Clinical Depression is not pretty. It’s a serious medical condition that can affect your peace of mind, disrupt your interpersonal relationships, negatively affect your sexual desire as well as interfere with your overall everyday life. Medical illnesses such as stroke or cancer can bring on clinical depression. Unfortunate life events such as a death of a spouse, divorce, homelessness, loss of a job can bring on a significant event of depression.
For a long time clinical depression was consider a woman’s disease, but in recent years that faulty thinking has fallen to the wayside. Many men suffer from depression, often ignoring the symptoms and refusing treatment. Suffering in silence to avoid being stigmatized or label weak. When men find the courage to seek help, their symptoms are often severe to the point of entertaining suicide. A young man told me the other day, he felt “broken inside”, “hopeless and alone” with “nothing left to give'” and although he had some positives in his life such as a good paying job and a supportive wife and family, he still felt alone and overwhelmed by life’s pressures and his ability to cope with it all.
When clinical depression occurs in men, it may be masked by unhealthy coping behavior such as excessive drinking and drug use, irritability or inappropriate anger, violent or abusive behavior or risky behavior like reckless driving. Men traditionally do not seek medical care despite their medical symptoms. They often ignore warning signs holding on to the false belief their symptoms will simply just go away. The CDC reports that men in the U.S. are three to four times more likely than women to successfully commit suicide after a long bout with depression. In simple terms, 75% to 80% of all people who successfully commit suicide by lethal violent means here in the U.S. are men. That is not only a staggering statistic but very disturbing indeed, particularly when men often use more violent means to kill themselves such as using a gun or hanging.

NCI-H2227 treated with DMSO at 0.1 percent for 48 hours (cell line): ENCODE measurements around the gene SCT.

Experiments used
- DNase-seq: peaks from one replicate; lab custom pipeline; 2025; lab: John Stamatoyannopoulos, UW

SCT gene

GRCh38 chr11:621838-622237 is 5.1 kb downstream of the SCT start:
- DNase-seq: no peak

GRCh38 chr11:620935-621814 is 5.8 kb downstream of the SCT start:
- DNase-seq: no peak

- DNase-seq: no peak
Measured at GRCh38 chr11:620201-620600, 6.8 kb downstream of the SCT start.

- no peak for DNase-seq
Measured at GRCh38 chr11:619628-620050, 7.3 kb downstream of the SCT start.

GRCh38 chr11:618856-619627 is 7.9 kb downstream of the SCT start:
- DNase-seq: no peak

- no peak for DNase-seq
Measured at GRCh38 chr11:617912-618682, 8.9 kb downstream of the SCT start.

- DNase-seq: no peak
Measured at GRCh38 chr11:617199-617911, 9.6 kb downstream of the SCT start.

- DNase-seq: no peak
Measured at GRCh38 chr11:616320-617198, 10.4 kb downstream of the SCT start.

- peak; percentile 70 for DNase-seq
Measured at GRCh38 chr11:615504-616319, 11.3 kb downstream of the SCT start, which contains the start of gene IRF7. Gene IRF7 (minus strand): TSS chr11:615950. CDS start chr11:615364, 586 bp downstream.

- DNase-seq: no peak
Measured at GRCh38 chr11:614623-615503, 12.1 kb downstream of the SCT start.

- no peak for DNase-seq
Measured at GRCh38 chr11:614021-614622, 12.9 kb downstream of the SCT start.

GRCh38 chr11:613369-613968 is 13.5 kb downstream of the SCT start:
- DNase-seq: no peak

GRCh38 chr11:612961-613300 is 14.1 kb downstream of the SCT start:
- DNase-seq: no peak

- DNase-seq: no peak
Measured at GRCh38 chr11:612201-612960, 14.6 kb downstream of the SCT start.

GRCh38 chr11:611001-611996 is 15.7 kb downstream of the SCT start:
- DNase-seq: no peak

Society’s cultural norms and pressures often stand in the way of men not only accepting their depression but seeking help as well. Men received daily messages from society that they must be successful and strong. They must rein in their emotions no matter how they are feeling and stay in control. What a precarious burden to carry? And for depressed men it can be so overwhelming to the point they are unable to think through and solve simple problems which affects their daily functioning and interpersonal relationships.
If you are living with a husband, significant other, brother, father, friend and so forth it’s important to be aware of the early warning signs of men suffering from depression. Persistent sadness and avoidance of talking about what’s bothering him. Self isolating behavior such as staying at home or closed off in a room refusing to interact with family or friends, Increased episodes of irritability with unprovoked angry outbursts toward others. Complaints of feeling anxious, not being able to focus and concentrate, brain fog, feeling physically exhausted as well as insomnia, not being able to stay asleep or go back to sleep once awake. Excessive use of alcohol and street drugs. Loss of interest in sexual desire and activities or hobbies previously enjoyed.
If you observe any of these symptoms in your male loved ones encouraged him to seek help through his primary medical provider who will be more than willing to refer him to a mental health professional such as a psychiatrist or licensed clinical social worker or both to address his depression. If suicidal thoughts are openly expressed, it is strongly encouraged the man seeks help as soon as possible without delay. You or he can contact the National Suicide Prevention Lifeline at 1-800-273-8255 to reach a trained mental health professional. These professionals are available 24/7 to give direction and assist with getting emergency treatment including calling 911 especially if the man’s life is at immediate risk.
Depression, even if severe can improve over time with the treatment of medications coupled with supportive therapy. So tell your male loved ones who silently suffer from depression, help is there. Many effective treatments are available so there is no need to try to “tough it out.” Remember, the decision to “tough it out” can lead to devastating consequences in the long run. Anita Dixon-Thomas is a licensed clinical social worker specializing in emergency mental health services in the City of Atlanta.
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